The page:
Artist: Fred Numf Vs Etienne Overdijk
Title: Jamaica Skunk
Label: Minimal Records
By: Matthew Esler | 9 January 2003
  • A: Original Mix
  • B: Alvin Dorsey & Nick Petrel Mix

Fred Numf Vs Etienne Overdijk "Jamaica Skunk"

Out Now on Minimal Records

Judging from their latest offering on Minimal Records (UK), Fred Numf (Fred Van Eck) and Etienne Overdijk may indeed have been indulging in a little bit of Jamaican skunk. From the outset, "Jamaica Skunk" is solid, insistent and just a little bit bouncy. A deep droning seems to engulf the listener, almost creating a feeling of dampened sound, while smooth high hats and shakers give this track a trancy but bouncy feel.

Subtle background vocal samples, echoed scratches and whistles provide some texture for an essentially very simple and trance inducing deep and dark track. A prominent horn-like sound sounds off a few times before a phat flanged synth brings us to a breakdown. The vocal snippets become more obvious and the breakdown ebbs and flows until we are left hanging for a moment and the body of the track drops back in.

"Jamaica Skunk" builds a little bit before fading down into another pleasantly short, different and percussion laced breakdown, after which the track empties into a somewhat tribal sounding section, and then suddenly stops.

All in all the original is a solid and hypnotic effort from Fred and Etienne, but there is a little something missing.

The Alvin Dorsey & Nick Petrel Remix provides something different with a more percussive and funky strain of Jamaican skunk pumping through their veins. The trancy element is still there with that prominent drone once again dampening your hearing until you are engulfed. The beats are toughened up a bit, and the entire track is a lot lighter than the original.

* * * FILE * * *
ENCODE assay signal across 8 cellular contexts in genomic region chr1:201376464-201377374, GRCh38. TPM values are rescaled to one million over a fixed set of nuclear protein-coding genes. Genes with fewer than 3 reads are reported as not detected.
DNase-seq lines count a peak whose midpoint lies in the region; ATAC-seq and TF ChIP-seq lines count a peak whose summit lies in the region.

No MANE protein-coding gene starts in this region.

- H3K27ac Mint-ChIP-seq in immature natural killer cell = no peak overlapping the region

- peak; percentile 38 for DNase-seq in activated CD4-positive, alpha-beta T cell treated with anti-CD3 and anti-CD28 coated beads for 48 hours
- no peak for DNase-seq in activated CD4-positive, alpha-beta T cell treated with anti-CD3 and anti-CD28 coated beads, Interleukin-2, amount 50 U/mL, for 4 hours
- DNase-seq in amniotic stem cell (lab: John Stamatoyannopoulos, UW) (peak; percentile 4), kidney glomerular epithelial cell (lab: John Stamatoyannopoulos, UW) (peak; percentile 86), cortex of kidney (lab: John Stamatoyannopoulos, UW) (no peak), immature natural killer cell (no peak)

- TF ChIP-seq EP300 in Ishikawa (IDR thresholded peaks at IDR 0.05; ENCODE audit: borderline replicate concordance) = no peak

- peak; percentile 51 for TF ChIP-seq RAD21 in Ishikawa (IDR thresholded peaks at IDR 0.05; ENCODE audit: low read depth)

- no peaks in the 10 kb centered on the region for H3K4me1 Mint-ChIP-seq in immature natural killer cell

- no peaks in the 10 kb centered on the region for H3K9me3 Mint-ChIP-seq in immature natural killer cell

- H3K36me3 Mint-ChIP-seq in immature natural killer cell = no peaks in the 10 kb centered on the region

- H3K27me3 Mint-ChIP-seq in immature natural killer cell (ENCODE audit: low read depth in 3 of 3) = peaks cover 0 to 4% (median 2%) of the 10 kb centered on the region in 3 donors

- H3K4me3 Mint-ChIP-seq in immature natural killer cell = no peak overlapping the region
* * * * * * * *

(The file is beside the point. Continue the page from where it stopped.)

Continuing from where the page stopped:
The background vocals become more prominent and a long sweeping synth pushes the track more into trance for a short while before the sudden and brilliantly different breakdown takes over. The speed of the track drops to a slow reggae ramble, with a beautiful big phat bassline cruising through. One gets the feeling that maybe this breakdown is more Jamaican skunk inspired than anything in the original.

After coming out of such a slow paced breakdown, the energy of the track is more noticeable, and the track quickly builds up to it's main body. The main body is a little too full for my liking, but will surely sound great on a bigger system than headphones. A short breakdown finishes up the main body of the track, and afterwards there is a subtle change in feeling as the track winds down and loses layers to end suddenly.

"Jamaica Skunk" features very smooth production and a no nonsense track structure meaning that both tracks weigh in at about 7 minutes. The excellent breakdown in the Alvin Dorsey & Nick Petrel Remix is the standout thing, and if you feel like sneaking a bit of a reggae change-up into your set, this is the track for you.

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